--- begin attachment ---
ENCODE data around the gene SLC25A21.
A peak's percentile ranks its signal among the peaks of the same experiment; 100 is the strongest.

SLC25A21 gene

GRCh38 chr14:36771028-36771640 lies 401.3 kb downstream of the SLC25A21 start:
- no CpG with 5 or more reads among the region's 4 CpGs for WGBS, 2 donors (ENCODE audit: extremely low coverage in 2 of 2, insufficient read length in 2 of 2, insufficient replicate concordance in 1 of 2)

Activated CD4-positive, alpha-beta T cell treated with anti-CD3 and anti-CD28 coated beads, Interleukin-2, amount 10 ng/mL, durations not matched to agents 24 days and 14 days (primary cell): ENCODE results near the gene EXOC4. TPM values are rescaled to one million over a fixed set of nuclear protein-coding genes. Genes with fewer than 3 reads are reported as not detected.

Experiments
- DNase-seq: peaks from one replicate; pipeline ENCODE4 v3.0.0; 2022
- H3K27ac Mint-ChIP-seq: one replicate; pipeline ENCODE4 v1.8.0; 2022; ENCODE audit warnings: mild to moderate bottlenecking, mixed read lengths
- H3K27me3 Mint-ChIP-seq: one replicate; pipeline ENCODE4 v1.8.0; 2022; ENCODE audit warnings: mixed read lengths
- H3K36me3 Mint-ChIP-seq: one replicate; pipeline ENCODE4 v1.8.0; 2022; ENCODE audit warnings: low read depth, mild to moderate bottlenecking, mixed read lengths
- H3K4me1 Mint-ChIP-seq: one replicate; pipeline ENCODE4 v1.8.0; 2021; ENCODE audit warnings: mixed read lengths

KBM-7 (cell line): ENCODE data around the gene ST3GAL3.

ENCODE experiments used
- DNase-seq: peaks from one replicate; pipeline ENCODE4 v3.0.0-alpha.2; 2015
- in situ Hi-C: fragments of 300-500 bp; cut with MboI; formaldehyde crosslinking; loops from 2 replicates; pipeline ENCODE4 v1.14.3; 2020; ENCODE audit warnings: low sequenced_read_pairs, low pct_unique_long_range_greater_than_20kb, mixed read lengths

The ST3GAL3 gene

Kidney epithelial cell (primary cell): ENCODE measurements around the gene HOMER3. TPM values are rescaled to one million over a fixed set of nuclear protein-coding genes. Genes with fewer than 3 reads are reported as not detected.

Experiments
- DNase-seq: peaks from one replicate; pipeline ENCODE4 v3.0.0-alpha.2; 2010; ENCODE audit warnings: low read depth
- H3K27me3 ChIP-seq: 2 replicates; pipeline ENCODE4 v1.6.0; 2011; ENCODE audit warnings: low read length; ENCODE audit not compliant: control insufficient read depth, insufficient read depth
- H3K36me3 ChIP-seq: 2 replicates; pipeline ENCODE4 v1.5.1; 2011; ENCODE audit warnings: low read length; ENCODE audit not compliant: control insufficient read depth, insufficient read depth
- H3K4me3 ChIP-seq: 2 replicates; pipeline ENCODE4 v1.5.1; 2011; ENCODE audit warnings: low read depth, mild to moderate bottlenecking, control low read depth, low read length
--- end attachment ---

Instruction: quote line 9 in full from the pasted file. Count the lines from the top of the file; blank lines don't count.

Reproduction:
- H3K27ac Mint-ChIP-seq: one replicate; pipeline ENCODE4 v1.8.0; 2022; ENCODE audit warnings: mild to moderate bottlenecking, mixed read lengths